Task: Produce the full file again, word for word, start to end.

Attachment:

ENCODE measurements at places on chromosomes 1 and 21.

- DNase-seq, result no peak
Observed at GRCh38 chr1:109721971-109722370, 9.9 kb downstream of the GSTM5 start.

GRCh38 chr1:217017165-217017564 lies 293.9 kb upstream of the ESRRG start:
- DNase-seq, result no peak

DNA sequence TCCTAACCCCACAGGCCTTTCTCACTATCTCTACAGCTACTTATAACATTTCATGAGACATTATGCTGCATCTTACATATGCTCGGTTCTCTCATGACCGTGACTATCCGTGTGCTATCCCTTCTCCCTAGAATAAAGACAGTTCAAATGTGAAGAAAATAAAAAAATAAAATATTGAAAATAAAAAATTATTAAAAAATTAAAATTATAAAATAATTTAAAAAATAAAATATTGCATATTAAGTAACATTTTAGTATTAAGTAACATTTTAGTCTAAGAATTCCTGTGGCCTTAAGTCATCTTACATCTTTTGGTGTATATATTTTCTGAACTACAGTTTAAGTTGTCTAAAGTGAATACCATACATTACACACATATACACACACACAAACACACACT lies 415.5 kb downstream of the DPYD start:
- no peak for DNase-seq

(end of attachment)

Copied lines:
ENCODE measurements at places on chromosomes 1 and 21.

- DNase-seq, result no peak
Observed at GRCh38 chr1:109721971-109722370, 9.9 kb downstream of the GSTM5 start.

GRCh38 chr1:217017165-217017564 lies 293.9 kb upstream of the ESRRG start:
- DNase-seq, result no peak

DNA sequence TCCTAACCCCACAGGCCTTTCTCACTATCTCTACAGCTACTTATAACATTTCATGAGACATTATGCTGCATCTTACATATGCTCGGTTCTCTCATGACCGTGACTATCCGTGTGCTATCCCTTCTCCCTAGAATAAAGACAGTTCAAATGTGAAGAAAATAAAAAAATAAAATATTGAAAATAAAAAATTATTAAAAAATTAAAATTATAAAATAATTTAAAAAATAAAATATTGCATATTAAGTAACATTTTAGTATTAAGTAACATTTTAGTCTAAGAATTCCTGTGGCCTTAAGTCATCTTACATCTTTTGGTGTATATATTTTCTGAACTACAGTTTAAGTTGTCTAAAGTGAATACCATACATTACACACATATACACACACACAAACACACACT lies 415.5 kb downstream of the DPYD start:
- no peak for DNase-seq